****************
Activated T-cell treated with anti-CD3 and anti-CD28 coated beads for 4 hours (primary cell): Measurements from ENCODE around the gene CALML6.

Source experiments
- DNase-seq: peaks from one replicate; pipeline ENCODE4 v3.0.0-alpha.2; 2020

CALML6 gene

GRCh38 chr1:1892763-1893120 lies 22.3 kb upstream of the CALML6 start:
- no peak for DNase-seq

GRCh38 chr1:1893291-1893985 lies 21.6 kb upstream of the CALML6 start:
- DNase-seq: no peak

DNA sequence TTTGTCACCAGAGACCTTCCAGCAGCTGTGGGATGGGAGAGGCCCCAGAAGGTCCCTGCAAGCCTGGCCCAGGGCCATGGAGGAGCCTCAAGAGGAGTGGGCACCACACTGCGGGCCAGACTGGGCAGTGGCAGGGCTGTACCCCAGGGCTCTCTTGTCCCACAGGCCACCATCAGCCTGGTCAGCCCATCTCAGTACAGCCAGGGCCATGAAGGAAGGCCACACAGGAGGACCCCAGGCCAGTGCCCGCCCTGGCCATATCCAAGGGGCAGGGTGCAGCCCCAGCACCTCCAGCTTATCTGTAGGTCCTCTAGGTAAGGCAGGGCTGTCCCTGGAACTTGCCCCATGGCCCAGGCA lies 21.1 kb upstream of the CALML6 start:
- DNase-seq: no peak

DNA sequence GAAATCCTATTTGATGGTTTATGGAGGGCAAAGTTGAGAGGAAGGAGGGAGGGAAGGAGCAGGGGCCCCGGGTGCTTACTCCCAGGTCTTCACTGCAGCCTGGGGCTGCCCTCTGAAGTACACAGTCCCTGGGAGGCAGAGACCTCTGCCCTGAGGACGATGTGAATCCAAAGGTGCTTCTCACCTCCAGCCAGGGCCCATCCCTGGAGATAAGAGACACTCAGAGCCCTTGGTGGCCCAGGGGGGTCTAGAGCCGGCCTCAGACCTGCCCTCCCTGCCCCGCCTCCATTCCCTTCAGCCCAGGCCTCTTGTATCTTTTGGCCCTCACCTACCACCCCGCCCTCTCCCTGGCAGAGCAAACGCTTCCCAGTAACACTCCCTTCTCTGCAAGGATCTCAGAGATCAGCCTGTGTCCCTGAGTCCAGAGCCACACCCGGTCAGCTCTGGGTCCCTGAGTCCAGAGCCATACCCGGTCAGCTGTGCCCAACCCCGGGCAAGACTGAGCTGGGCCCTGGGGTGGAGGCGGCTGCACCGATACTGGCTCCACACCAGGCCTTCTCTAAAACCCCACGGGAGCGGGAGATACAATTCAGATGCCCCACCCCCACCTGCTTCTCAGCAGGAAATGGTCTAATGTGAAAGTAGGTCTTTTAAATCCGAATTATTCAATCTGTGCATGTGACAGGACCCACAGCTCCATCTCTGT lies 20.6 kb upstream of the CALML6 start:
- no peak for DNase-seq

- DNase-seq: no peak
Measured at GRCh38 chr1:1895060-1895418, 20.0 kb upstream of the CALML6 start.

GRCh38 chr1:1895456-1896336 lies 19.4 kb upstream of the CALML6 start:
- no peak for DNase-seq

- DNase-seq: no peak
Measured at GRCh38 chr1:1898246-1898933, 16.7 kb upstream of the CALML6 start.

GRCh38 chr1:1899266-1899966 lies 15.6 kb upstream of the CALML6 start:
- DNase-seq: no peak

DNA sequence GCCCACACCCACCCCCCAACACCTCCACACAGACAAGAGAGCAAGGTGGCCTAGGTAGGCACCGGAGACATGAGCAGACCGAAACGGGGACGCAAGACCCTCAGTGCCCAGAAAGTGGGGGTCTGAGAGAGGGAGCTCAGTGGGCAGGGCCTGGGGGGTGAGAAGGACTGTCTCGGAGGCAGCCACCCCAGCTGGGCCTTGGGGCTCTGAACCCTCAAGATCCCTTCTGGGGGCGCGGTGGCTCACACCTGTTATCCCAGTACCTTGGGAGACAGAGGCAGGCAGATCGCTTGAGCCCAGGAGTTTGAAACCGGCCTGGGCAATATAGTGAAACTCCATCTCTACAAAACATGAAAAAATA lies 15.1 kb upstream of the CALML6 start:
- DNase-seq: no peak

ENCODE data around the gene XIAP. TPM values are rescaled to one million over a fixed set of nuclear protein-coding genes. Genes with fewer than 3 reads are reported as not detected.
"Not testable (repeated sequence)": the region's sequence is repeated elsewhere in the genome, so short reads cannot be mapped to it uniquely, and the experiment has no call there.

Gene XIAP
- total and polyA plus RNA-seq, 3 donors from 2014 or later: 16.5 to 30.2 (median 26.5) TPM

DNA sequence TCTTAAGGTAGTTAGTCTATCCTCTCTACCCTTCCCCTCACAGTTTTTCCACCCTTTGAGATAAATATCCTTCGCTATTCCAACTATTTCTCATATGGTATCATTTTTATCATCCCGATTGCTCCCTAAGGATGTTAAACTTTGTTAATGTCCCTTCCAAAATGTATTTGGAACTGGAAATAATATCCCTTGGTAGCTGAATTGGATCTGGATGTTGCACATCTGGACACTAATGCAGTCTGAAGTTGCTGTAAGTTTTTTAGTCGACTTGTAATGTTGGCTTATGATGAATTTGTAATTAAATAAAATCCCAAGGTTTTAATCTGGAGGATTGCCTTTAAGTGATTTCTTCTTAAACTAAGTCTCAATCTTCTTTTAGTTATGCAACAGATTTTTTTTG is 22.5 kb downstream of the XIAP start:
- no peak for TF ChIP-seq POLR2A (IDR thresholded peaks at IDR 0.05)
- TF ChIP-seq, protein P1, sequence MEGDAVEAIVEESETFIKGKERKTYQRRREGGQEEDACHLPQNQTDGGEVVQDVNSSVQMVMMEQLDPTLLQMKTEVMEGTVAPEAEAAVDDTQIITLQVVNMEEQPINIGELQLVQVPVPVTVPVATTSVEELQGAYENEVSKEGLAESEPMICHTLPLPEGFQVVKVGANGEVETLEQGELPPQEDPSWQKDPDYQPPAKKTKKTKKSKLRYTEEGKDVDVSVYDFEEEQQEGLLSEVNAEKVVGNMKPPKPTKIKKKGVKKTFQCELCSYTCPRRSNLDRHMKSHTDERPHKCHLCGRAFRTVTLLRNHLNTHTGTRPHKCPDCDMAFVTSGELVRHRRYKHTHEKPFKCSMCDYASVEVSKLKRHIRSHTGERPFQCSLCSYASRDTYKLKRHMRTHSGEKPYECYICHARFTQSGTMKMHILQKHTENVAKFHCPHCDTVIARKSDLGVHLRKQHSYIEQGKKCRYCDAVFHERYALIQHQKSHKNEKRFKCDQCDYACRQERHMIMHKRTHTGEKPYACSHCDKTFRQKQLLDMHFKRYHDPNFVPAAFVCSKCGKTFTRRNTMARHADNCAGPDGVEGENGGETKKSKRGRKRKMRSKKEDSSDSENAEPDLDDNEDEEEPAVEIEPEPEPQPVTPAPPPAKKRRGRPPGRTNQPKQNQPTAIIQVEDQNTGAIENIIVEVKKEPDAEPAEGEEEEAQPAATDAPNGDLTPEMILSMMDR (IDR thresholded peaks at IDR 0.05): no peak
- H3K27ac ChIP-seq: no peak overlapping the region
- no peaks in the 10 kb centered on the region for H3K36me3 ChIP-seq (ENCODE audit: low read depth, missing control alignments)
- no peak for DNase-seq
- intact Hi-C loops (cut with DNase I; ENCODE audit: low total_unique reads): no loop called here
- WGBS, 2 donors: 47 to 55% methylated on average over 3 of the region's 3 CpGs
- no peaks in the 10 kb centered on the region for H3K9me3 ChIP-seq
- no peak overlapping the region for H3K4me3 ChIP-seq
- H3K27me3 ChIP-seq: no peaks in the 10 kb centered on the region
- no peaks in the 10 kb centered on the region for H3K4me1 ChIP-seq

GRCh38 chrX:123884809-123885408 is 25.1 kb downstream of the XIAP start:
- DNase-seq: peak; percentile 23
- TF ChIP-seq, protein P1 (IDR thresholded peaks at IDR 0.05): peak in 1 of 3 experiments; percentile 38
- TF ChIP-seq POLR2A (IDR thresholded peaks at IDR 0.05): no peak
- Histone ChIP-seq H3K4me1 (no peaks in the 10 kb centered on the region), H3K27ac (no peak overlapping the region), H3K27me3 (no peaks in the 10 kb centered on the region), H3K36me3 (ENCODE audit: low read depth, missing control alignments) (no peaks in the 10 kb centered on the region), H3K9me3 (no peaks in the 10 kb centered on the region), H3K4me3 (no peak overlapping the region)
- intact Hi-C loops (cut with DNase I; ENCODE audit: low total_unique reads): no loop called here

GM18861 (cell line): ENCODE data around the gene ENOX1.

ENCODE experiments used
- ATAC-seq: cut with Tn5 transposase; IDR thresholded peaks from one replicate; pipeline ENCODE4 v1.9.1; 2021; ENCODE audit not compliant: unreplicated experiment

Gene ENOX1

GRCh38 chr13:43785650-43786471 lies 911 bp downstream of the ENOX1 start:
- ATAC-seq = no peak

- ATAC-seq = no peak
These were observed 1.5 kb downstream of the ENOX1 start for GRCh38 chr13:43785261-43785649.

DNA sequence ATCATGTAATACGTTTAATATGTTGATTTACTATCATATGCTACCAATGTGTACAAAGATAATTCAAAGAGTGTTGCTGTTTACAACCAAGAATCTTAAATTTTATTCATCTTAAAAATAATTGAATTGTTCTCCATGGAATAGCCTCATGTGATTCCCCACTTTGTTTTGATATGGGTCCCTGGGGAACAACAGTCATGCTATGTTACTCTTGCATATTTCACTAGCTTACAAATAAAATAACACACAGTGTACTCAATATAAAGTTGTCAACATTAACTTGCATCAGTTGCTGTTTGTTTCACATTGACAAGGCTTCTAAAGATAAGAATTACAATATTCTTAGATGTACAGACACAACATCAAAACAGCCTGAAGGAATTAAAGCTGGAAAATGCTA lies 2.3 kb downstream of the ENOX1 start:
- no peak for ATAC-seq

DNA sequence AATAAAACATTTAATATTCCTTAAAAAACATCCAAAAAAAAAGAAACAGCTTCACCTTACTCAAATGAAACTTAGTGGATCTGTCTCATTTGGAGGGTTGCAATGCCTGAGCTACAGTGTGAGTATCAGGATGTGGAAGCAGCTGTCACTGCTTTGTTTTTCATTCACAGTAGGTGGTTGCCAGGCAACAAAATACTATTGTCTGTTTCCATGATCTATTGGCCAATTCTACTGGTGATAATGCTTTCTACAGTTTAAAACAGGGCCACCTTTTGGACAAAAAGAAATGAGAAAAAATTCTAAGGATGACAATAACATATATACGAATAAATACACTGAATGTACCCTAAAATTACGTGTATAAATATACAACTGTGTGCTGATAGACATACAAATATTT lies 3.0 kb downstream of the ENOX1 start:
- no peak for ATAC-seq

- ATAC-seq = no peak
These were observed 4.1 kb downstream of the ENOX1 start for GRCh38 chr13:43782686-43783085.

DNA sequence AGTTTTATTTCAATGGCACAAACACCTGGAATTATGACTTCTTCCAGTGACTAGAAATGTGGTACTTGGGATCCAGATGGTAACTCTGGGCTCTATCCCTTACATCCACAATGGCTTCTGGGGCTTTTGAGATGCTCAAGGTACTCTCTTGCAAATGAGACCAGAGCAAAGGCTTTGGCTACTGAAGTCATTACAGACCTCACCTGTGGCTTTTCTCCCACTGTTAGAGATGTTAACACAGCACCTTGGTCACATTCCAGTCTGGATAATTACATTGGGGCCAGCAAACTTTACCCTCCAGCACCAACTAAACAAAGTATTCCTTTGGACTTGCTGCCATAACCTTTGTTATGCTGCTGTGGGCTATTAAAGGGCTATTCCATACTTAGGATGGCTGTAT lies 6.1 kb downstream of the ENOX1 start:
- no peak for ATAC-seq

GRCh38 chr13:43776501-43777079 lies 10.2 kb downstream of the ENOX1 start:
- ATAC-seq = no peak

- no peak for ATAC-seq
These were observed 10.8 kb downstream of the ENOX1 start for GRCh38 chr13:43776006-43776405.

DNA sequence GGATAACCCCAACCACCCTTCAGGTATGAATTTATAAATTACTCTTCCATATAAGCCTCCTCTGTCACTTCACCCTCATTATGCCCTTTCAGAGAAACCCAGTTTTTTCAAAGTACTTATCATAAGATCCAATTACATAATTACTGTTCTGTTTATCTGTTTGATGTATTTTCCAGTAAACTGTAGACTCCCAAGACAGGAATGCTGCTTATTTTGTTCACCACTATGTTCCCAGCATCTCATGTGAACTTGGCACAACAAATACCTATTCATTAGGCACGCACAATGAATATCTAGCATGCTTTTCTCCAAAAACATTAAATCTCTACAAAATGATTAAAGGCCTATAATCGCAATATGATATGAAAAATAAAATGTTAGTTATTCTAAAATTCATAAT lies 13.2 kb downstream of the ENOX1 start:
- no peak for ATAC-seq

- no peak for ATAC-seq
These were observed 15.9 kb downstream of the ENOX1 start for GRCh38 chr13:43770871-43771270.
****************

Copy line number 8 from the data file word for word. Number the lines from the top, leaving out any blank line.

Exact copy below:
- DNase-seq: no peak